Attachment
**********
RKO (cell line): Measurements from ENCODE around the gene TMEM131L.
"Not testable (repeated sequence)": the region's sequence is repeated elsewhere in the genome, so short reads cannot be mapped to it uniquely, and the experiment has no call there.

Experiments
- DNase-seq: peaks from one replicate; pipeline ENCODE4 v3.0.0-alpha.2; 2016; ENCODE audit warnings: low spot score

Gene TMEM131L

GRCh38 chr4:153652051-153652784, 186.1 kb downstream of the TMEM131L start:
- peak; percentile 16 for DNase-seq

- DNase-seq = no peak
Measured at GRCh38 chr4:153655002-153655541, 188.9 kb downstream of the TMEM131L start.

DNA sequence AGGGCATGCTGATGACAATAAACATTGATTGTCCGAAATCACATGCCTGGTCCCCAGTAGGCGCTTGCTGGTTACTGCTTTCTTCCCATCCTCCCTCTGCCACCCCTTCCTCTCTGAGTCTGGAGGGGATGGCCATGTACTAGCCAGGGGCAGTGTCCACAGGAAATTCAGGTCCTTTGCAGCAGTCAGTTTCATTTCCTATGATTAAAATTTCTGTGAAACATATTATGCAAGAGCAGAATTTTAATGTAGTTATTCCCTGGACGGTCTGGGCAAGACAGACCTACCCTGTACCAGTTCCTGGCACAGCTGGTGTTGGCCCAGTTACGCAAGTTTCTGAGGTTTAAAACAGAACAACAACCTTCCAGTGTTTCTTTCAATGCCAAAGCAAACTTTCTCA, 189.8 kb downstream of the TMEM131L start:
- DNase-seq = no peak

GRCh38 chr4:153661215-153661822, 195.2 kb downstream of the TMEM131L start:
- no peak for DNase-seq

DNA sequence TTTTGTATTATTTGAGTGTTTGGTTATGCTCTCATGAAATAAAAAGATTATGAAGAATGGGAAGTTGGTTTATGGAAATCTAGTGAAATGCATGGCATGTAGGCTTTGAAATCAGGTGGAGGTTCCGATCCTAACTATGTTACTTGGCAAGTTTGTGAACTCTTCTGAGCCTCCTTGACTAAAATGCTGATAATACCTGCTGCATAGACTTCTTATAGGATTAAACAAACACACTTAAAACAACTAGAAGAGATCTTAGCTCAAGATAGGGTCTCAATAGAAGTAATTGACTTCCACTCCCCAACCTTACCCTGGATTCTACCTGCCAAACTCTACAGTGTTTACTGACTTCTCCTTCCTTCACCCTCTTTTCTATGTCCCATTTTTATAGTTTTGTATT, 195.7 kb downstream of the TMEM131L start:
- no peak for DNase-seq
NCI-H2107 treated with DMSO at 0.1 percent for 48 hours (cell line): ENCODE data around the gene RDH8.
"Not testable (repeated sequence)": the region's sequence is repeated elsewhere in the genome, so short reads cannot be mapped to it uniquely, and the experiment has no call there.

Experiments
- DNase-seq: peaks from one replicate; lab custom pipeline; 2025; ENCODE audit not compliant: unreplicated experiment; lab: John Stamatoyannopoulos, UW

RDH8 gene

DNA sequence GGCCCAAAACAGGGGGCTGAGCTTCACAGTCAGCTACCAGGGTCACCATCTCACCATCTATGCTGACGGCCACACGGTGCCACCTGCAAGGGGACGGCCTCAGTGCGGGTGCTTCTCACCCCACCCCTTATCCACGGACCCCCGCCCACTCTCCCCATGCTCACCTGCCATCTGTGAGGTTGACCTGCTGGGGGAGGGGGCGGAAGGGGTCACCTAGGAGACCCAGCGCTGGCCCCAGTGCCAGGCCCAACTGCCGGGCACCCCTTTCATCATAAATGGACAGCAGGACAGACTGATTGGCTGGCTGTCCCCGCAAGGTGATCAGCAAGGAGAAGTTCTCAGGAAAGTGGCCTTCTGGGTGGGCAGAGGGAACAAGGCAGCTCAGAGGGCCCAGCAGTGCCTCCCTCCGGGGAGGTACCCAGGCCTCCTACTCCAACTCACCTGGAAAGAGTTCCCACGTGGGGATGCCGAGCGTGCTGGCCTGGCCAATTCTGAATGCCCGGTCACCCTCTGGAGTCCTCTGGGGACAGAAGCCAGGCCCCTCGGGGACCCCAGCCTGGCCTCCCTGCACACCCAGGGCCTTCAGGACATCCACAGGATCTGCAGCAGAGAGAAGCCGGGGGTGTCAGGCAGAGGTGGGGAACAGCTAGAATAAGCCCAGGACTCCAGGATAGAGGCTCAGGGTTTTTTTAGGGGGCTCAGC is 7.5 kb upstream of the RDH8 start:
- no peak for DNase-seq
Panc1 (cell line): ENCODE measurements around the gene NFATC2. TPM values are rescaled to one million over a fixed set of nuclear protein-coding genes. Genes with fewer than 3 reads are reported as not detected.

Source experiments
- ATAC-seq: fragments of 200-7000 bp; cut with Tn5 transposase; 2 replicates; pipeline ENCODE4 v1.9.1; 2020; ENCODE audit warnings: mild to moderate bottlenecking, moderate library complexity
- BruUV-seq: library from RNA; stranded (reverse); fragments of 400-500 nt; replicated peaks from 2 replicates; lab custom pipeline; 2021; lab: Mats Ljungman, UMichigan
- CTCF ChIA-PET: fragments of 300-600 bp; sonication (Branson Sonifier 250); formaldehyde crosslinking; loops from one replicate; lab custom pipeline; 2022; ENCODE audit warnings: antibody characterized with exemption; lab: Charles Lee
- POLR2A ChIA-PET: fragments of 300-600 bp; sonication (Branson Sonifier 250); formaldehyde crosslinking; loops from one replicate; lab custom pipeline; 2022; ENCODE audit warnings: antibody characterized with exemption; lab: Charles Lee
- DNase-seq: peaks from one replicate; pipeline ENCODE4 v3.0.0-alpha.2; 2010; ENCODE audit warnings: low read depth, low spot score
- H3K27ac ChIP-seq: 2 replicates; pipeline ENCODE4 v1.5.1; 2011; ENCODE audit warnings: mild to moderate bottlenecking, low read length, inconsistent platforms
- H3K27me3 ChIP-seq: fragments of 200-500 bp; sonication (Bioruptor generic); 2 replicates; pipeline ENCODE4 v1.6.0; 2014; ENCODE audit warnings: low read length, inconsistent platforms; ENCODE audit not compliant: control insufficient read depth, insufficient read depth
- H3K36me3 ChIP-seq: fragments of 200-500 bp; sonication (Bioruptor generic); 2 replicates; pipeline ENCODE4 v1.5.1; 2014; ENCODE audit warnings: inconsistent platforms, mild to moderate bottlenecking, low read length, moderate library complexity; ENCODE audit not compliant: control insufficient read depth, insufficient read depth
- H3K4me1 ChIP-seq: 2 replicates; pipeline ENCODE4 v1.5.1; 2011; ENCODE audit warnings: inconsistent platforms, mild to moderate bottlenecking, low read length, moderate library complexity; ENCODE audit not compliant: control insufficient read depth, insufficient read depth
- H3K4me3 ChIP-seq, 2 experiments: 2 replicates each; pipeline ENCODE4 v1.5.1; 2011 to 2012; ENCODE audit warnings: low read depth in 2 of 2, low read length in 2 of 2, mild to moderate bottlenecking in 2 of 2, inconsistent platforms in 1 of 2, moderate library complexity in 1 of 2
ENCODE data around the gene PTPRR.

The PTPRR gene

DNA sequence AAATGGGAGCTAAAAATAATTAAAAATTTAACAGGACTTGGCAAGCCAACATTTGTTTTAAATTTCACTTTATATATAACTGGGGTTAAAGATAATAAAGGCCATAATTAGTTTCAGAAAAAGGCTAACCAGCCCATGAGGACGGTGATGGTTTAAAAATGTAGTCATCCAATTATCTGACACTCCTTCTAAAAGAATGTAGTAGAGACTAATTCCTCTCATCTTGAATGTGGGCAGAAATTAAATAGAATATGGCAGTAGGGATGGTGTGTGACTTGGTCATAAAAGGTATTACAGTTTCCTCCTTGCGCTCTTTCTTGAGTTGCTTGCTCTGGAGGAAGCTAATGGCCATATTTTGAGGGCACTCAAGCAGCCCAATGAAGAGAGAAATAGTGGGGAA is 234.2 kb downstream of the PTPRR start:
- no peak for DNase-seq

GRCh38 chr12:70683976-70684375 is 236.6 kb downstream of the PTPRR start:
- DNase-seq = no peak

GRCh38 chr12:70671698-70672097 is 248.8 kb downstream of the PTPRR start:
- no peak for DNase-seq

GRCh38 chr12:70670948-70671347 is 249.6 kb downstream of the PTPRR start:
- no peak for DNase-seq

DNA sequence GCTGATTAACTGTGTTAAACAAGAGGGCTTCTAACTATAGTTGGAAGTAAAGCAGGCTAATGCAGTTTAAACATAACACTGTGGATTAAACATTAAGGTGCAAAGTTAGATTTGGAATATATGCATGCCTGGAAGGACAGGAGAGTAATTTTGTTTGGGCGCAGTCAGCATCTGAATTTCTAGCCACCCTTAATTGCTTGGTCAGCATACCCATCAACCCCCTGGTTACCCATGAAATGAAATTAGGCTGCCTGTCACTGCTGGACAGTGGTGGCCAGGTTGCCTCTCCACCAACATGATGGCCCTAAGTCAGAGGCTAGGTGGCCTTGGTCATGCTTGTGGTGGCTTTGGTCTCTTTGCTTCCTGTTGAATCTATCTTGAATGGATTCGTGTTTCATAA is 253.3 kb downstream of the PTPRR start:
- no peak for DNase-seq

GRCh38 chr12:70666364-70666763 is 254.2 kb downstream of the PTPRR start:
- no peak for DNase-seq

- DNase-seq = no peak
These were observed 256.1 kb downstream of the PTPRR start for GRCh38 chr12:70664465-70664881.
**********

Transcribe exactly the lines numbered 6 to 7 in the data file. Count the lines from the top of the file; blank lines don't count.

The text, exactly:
GRCh38 chr4:153652051-153652784, 186.1 kb downstream of the TMEM131L start:
- peak; percentile 16 for DNase-seq